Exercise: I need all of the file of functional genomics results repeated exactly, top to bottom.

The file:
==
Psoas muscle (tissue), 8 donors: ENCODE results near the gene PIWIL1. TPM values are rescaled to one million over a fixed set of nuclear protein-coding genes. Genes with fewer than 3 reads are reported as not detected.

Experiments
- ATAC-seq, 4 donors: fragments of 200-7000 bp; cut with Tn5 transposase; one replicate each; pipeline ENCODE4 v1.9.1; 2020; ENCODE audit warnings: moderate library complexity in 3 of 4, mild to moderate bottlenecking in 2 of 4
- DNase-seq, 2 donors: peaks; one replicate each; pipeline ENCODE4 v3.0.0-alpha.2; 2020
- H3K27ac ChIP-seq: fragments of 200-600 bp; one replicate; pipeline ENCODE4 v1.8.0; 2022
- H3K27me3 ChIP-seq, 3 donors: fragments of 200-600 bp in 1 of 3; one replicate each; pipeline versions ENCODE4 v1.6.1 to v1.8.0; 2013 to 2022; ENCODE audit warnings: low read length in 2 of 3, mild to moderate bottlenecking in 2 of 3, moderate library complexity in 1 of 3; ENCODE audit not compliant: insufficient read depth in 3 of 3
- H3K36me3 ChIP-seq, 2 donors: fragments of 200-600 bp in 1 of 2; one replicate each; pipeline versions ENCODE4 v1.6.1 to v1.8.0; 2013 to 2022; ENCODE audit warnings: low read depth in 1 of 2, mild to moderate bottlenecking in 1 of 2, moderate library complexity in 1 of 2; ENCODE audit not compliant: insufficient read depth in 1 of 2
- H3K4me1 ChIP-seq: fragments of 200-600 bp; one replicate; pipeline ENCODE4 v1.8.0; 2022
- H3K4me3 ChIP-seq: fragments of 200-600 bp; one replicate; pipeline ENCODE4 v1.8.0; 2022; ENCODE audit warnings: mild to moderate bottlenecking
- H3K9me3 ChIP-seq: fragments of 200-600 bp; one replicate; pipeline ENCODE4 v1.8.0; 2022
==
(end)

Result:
Psoas muscle (tissue), 8 donors: ENCODE results near the gene PIWIL1. TPM values are rescaled to one million over a fixed set of nuclear protein-coding genes. Genes with fewer than 3 reads are reported as not detected.

Experiments
- ATAC-seq, 4 donors: fragments of 200-7000 bp; cut with Tn5 transposase; one replicate each; pipeline ENCODE4 v1.9.1; 2020; ENCODE audit warnings: moderate library complexity in 3 of 4, mild to moderate bottlenecking in 2 of 4
- DNase-seq, 2 donors: peaks; one replicate each; pipeline ENCODE4 v3.0.0-alpha.2; 2020
- H3K27ac ChIP-seq: fragments of 200-600 bp; one replicate; pipeline ENCODE4 v1.8.0; 2022
- H3K27me3 ChIP-seq, 3 donors: fragments of 200-600 bp in 1 of 3; one replicate each; pipeline versions ENCODE4 v1.6.1 to v1.8.0; 2013 to 2022; ENCODE audit warnings: low read length in 2 of 3, mild to moderate bottlenecking in 2 of 3, moderate library complexity in 1 of 3; ENCODE audit not compliant: insufficient read depth in 3 of 3
- H3K36me3 ChIP-seq, 2 donors: fragments of 200-600 bp in 1 of 2; one replicate each; pipeline versions ENCODE4 v1.6.1 to v1.8.0; 2013 to 2022; ENCODE audit warnings: low read depth in 1 of 2, mild to moderate bottlenecking in 1 of 2, moderate library complexity in 1 of 2; ENCODE audit not compliant: insufficient read depth in 1 of 2
- H3K4me1 ChIP-seq: fragments of 200-600 bp; one replicate; pipeline ENCODE4 v1.8.0; 2022
- H3K4me3 ChIP-seq: fragments of 200-600 bp; one replicate; pipeline ENCODE4 v1.8.0; 2022; ENCODE audit warnings: mild to moderate bottlenecking
- H3K9me3 ChIP-seq: fragments of 200-600 bp; one replicate; pipeline ENCODE4 v1.8.0; 2022